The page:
“But even with that ratio, you’re talking about 150,000 people who can fight at any given moment,” he said. “This was, surprisingly, news to this major national security figure. When you’re providing not just combat power but the entire sub-strata of American military power — we don’t just fight, we bring the dogs and the mortuary affairs and the cooks and the cleaners that allow the other services to do their jobs — when you put all these things together, the Army has to have a certain size, and that size is larger than even very smart people think it should be.”
With no clear sign that Congress will change the caps it imposed under the Budget Control Act, the Army is asking itself questions that go beyond its public communications strategy, said Carson, who posed a total of 10 to the ILW audience. Among the others are whether the Army needs to reexamine its current models for how it divides manpower between those who are currently deployed and those who are training and getting ready to deploy: the Army Force Generation process (ARFORGEN).
“Going back to a tiered readiness system is not something that people openly aspire to, because it’s not a term with positive connotations in the Army for lots of reasons,” he said. “So the question is, what are the alternatives? So I think we’re still a ways away from moving to something besides ARFORGEN, because these readiness models are something you don’t take lightly.”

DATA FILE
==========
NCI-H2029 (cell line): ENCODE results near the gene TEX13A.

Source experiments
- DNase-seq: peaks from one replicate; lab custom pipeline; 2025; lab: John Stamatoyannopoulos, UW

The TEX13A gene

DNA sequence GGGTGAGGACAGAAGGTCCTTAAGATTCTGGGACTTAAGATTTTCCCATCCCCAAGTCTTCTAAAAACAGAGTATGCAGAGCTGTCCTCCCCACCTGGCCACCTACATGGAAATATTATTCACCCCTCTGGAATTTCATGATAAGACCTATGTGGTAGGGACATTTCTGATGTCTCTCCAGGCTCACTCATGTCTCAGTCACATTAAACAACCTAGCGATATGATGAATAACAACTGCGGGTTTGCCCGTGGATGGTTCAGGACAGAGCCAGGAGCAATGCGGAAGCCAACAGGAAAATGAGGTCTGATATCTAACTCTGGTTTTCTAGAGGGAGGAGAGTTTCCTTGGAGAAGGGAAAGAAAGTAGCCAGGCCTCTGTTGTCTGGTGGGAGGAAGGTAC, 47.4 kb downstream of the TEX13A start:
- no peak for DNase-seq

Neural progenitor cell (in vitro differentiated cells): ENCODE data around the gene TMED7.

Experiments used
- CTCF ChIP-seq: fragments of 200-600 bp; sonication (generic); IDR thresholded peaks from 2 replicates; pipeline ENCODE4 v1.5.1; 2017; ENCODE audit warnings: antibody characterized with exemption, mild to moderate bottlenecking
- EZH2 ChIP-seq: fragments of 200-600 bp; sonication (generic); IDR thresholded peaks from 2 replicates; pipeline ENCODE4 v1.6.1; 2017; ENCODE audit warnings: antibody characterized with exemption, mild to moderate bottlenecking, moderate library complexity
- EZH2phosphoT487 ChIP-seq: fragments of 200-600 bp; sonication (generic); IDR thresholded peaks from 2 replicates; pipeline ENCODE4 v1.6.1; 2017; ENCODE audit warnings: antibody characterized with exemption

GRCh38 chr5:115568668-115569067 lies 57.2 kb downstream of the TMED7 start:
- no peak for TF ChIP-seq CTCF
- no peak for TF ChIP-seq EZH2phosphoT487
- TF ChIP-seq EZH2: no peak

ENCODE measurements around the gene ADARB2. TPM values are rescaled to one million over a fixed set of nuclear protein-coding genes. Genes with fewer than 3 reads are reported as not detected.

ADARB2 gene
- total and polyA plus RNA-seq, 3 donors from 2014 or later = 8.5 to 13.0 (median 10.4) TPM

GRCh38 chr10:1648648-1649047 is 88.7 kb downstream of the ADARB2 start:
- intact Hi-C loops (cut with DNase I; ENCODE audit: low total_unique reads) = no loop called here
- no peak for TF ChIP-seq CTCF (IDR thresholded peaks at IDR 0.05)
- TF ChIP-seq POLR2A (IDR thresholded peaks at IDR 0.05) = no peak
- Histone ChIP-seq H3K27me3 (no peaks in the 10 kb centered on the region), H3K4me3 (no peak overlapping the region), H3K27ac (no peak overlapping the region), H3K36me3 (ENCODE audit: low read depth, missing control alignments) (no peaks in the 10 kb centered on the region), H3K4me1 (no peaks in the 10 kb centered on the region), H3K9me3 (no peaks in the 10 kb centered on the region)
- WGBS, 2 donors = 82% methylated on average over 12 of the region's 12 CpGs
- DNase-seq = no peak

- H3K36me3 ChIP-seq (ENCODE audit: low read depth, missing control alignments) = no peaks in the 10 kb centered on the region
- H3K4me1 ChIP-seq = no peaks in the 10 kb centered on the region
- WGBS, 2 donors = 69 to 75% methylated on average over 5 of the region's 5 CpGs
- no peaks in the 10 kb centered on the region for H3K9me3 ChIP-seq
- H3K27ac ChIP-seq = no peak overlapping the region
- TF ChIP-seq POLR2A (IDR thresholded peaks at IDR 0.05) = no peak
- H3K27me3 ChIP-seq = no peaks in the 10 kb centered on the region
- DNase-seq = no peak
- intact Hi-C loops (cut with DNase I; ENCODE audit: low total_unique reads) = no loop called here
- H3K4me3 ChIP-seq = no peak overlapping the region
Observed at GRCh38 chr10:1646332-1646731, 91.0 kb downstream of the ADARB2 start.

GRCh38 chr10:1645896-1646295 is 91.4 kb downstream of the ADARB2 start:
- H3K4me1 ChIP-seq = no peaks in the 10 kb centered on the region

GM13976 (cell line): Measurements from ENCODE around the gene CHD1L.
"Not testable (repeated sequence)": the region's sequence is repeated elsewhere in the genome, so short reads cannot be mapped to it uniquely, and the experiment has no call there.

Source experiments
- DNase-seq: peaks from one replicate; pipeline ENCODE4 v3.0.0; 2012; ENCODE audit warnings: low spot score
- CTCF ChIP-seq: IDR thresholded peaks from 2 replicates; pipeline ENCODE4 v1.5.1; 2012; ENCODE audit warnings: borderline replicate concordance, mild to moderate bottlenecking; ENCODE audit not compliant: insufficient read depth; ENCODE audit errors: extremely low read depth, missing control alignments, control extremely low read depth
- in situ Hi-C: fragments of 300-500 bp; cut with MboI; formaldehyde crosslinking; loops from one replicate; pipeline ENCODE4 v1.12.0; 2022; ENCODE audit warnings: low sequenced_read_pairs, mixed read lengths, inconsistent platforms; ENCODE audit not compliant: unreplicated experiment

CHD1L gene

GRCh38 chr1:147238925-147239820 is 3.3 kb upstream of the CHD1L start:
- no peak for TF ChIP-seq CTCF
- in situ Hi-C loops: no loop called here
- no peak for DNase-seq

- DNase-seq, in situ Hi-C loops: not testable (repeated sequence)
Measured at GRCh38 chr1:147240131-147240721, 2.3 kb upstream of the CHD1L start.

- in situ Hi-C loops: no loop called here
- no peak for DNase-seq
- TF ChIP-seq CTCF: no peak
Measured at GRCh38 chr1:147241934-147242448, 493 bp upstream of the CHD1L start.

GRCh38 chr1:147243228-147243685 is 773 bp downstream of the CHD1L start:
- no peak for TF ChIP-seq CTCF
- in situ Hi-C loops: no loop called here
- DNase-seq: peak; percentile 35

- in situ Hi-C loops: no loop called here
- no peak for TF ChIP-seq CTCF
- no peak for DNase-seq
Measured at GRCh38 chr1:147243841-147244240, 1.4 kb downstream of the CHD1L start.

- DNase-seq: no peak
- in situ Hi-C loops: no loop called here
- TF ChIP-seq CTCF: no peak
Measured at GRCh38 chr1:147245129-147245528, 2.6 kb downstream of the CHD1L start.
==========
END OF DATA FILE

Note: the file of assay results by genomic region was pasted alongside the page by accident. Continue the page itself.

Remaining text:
Another question: If the Army is forced to shrink below a size that its advocates believe is wise, how quickly could it grow if it were called on once again to participate in a major conflict? Carson said yes, the Army did grow rapidly during World War II when there was both a draft in place and the nation faced what was perceived as an existential threat. But any buildup during future conflicts will probably happen along very different contours.
“Between 2000 and 2011, including those years when we had all kinds of incentives in place to try to grow the Army, the most the enlisted force ever grew in a single year was 9 percent,” he said. “If we were going to try to grow our Army from 420,000 back to 550,000, we’d have to grow our force by 35 to 40 percent in accessions each year. That is probably not possible no matter what financial incentives one puts in place, but to even try to do that is an extraordinarily costly thing.”